More than two years ago, our lives were upended, seemingly overnight, by the COVID-19 pandemic. One of the more concerning casualties of this event is our collective mental health. The World Health Organization reports that anxiety and depression increased by 25% around the world and the Centers for Disease Control and Prevention (CDC) reports that 20%-30% of the population in the United States now have symptoms of anxiety and/or depression.
While these eye-opening numbers may provide some comfort knowing you’re not alone, you’re still struggling and you want a way out.
At Michigan Avenue Primary Care, our experienced and extensive team of health experts understands the toll that mental health issues can take on your life and we’re here to help.
In the following, we take a closer look at depression and anxiety — the numbers, the symptoms, and how we can help you break free.
In 2019, around 8% of the adult population in the US reported symptoms of anxiety. Less than two years later, this number has soared to between 28% and 37%.
This same jump occurred with depression, which went from a prevalence of between 6% and 7.5% among adults in the US in 2019 to between 20% and 31% by the end of August 2021.
This four-fold increase in anxiety and depression is dramatic, to say the least, but understandable given the unique circumstances of our lives over the past two years.
When we discuss anxiety, it’s an umbrella term for a number of anxiety disorders that include:
When you have an anxiety disorder, your body spends more time in a fight-or-flight response that can affect both your physical and mental health. For example, if you have a generalized anxiety disorder, you may feel your heart race or pound. Or, perhaps you’re prone to sweating and trembling.
On the mental side, negative thought patterns start to overshadow your life and you feel a sense of doom, inadequacy, and/or guilt. You may also have trouble concentrating and focusing.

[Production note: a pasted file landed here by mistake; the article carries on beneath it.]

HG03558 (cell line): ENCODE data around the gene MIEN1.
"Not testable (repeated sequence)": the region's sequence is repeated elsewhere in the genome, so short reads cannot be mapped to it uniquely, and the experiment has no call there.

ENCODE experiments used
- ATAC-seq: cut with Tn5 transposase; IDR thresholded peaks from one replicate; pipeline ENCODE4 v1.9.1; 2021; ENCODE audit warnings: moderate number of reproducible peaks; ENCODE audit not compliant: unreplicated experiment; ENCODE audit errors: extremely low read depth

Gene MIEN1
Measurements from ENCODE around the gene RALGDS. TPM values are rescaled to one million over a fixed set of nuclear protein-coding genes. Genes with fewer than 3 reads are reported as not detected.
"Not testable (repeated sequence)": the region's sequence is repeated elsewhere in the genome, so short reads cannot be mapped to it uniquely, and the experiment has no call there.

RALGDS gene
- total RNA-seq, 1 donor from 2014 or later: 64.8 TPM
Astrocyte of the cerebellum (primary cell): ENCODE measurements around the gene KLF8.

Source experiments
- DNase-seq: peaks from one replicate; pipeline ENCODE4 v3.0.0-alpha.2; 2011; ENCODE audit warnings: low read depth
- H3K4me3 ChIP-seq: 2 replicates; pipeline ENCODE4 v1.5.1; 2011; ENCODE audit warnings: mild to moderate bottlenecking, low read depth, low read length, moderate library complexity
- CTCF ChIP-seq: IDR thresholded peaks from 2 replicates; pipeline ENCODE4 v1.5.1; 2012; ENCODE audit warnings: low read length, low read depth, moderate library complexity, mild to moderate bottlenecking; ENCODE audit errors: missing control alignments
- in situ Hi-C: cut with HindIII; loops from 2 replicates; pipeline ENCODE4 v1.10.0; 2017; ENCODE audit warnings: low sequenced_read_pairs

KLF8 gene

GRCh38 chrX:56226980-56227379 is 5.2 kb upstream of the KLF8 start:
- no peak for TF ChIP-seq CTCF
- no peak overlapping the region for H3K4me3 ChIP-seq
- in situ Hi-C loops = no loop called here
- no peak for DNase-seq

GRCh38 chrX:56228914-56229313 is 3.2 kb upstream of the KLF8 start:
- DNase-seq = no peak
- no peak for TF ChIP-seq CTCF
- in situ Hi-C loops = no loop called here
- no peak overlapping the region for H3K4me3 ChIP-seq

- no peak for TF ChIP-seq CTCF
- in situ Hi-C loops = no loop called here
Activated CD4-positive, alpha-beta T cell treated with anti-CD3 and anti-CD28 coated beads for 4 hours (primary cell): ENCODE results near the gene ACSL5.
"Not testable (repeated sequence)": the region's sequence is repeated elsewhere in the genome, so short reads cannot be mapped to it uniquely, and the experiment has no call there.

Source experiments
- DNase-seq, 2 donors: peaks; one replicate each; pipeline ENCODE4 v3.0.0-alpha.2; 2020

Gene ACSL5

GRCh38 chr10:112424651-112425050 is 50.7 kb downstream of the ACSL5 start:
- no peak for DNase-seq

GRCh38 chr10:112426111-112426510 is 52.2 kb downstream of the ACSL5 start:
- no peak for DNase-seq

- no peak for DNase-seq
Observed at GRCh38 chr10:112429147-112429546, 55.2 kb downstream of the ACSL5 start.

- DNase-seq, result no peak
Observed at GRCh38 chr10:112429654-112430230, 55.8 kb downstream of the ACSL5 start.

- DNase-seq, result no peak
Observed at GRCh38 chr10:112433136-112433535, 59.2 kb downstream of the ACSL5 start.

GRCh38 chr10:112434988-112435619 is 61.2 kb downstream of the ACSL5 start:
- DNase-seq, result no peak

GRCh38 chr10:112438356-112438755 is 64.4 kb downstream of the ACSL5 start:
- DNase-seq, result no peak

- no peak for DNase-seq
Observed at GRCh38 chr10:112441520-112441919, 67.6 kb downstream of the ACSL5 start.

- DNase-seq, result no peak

It’s difficult to outline all of the possible symptoms of an anxiety disorder here as it can affect people in many different ways, but if any of the symptoms we describe sound familiar and they occur with some frequency, it may be time to seek help.
Depression, too, is an umbrella term for a number of different depressive disorders that include major depressive disorder, seasonal affective disorder, and postpartum depression.
With any type of depression, you may experience:
Here, again, symptoms vary from one person to the next, but the overriding hopelessness and sadness are fairly universal.
If you suspect that you or a loved one may be struggling with depression or anxiety, we urge you to come see us. After an extensive evaluation, we can determine the extent of the problem and create a treatment plan that will help you reclaim your life.
It’s impossible to say here what that treatment plan may look like, but it might include:
In most cases, a multi-pronged approach to mental health delivers the best results. Rest assured, we work with you until we find the right combination of therapies for your depression or anxiety.
For more information about treating anxiety and depression, contact our Chicago, Illinois, office, which is located in The Loop, to schedule a consultation.